A car's electronic control module is the computer responsible for providing fuel to the engine and controlling the quality of the car's emissions. The ECM uses a microprocessor and software to analyze and respond to the input values from an array of sensors. An ECM is typically part of a larger system, with multiple modules that control everything from power steering to airbags, commonly called the car's computer.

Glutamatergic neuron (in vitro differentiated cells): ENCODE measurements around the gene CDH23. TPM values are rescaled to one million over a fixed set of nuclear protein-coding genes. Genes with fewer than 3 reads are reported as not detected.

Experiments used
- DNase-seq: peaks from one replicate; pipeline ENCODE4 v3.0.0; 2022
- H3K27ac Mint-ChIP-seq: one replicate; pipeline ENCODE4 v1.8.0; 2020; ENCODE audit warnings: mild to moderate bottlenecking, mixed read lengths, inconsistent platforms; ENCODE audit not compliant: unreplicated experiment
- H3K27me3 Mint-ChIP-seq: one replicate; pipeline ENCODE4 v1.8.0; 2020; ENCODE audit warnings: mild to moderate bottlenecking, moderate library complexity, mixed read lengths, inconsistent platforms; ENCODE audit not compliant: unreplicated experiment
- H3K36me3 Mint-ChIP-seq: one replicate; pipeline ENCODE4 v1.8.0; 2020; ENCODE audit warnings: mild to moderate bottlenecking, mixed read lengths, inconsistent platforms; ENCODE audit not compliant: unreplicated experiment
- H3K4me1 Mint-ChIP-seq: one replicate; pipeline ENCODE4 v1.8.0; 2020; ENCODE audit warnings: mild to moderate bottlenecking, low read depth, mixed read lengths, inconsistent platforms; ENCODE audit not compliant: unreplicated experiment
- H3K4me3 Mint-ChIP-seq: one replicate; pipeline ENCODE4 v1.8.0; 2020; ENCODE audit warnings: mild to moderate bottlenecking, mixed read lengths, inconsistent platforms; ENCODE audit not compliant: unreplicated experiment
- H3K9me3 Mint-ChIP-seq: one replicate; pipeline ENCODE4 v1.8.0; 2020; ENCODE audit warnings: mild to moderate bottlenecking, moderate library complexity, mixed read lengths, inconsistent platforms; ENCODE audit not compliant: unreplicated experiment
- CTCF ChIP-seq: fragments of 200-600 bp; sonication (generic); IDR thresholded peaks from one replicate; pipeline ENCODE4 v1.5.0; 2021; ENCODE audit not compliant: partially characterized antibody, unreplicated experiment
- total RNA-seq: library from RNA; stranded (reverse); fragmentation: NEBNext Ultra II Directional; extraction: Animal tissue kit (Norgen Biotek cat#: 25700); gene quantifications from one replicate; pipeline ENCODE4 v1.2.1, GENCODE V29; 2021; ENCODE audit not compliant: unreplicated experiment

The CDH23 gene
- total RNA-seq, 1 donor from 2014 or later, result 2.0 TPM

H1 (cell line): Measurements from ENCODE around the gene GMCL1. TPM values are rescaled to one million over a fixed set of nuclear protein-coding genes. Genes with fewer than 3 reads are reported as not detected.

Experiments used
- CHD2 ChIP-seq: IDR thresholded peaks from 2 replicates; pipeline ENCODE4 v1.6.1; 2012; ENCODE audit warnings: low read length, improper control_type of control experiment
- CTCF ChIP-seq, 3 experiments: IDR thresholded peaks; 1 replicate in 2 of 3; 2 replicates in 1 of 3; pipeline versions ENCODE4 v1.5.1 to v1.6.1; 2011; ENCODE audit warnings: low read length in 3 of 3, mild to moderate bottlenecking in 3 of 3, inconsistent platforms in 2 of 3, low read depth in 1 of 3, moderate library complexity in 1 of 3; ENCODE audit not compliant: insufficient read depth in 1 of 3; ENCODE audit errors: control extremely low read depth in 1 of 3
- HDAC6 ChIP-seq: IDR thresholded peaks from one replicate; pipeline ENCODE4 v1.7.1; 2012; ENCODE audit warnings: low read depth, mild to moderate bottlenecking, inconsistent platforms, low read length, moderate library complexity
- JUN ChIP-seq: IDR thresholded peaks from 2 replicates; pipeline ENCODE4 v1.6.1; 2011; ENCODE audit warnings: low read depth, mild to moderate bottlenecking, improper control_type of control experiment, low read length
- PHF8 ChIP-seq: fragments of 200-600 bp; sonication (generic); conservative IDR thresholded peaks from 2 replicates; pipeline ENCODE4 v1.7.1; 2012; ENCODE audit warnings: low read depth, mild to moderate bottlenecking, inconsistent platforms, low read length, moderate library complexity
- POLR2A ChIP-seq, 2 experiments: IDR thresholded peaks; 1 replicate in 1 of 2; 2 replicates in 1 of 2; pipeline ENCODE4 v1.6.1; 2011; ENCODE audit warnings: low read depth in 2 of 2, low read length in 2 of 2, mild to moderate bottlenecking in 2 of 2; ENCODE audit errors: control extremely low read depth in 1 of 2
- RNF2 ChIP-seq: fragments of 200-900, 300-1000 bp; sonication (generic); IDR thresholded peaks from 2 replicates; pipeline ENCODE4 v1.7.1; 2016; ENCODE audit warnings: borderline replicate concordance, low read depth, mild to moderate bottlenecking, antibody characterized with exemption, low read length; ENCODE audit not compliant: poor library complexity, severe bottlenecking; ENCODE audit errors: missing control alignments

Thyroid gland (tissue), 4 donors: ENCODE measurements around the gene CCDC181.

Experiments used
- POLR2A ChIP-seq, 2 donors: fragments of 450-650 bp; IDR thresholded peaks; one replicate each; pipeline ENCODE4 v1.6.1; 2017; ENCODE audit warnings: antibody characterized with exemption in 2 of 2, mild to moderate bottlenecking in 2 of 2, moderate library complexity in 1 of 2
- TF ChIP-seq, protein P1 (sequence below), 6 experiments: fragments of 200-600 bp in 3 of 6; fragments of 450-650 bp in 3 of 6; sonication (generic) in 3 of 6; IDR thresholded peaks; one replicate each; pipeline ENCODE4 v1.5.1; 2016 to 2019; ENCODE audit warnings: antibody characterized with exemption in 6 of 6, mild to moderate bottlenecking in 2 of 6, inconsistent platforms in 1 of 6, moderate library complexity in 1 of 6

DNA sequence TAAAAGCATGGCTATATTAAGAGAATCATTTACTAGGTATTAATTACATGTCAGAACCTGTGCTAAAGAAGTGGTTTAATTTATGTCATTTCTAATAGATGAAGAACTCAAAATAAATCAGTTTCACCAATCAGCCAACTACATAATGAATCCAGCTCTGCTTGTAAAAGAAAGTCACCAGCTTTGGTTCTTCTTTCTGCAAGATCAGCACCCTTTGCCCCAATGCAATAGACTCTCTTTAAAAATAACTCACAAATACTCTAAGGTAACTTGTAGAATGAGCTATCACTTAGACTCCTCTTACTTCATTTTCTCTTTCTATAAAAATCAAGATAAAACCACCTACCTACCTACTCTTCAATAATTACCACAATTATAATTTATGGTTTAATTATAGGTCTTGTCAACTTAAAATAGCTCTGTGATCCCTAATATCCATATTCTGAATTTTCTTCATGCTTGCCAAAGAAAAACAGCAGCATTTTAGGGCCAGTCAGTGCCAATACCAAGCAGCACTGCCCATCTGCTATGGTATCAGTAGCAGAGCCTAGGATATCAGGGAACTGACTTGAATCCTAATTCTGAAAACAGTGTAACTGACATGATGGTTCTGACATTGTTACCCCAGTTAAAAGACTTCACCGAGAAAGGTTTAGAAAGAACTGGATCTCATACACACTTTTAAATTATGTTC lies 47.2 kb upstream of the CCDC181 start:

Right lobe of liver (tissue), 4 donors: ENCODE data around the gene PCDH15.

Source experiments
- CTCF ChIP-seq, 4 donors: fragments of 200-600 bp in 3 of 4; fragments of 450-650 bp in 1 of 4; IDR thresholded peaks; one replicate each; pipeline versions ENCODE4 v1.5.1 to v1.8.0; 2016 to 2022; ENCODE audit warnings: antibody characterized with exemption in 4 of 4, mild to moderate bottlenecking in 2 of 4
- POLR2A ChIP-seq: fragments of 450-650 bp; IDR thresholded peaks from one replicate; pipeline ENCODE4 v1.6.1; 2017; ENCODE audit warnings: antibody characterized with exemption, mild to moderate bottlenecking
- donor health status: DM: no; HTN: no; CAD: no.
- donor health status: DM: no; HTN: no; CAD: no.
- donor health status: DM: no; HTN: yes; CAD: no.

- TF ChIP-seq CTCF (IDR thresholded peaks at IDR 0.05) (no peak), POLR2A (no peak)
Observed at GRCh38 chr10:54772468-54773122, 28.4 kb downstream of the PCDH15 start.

The ECM uses data from the throttle position sensor to mix the air-to-fuel ratio and position the fuel injectors to provide the right amount of fuel to the engine. It uses the information gathered by the exhaust gas recirculation valve sensor to monitor emissions, return unburned fuel to the engine and regulate the ignition, which controls the spark plugs. The ECM analyzes engine air for pressure and flow with mass air flow sensors and manifold pressure sensors, and uses oxygen sensors to control engine idle. It monitors voltage system wide and adjusts it if necessary. The ECM uses engine coolant temperature to alert the driver of an engine that is running too hot, usually with an indicator light on the dashboard. The ECM collects and stores data, in addition to using data to make operating decisions.